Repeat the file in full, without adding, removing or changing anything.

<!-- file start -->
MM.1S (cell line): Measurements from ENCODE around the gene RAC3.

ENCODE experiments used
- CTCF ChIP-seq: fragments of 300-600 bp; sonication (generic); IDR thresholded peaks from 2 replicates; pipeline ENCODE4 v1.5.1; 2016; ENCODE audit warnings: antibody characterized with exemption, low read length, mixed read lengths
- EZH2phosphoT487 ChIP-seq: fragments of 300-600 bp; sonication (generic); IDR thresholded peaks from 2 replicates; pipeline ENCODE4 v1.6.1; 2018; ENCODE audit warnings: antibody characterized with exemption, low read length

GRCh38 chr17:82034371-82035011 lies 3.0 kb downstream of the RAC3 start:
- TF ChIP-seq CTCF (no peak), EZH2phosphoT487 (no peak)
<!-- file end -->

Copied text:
MM.1S (cell line): Measurements from ENCODE around the gene RAC3.

ENCODE experiments used
- CTCF ChIP-seq: fragments of 300-600 bp; sonication (generic); IDR thresholded peaks from 2 replicates; pipeline ENCODE4 v1.5.1; 2016; ENCODE audit warnings: antibody characterized with exemption, low read length, mixed read lengths
- EZH2phosphoT487 ChIP-seq: fragments of 300-600 bp; sonication (generic); IDR thresholded peaks from 2 replicates; pipeline ENCODE4 v1.6.1; 2018; ENCODE audit warnings: antibody characterized with exemption, low read length

GRCh38 chr17:82034371-82035011 lies 3.0 kb downstream of the RAC3 start:
- TF ChIP-seq CTCF (no peak), EZH2phosphoT487 (no peak)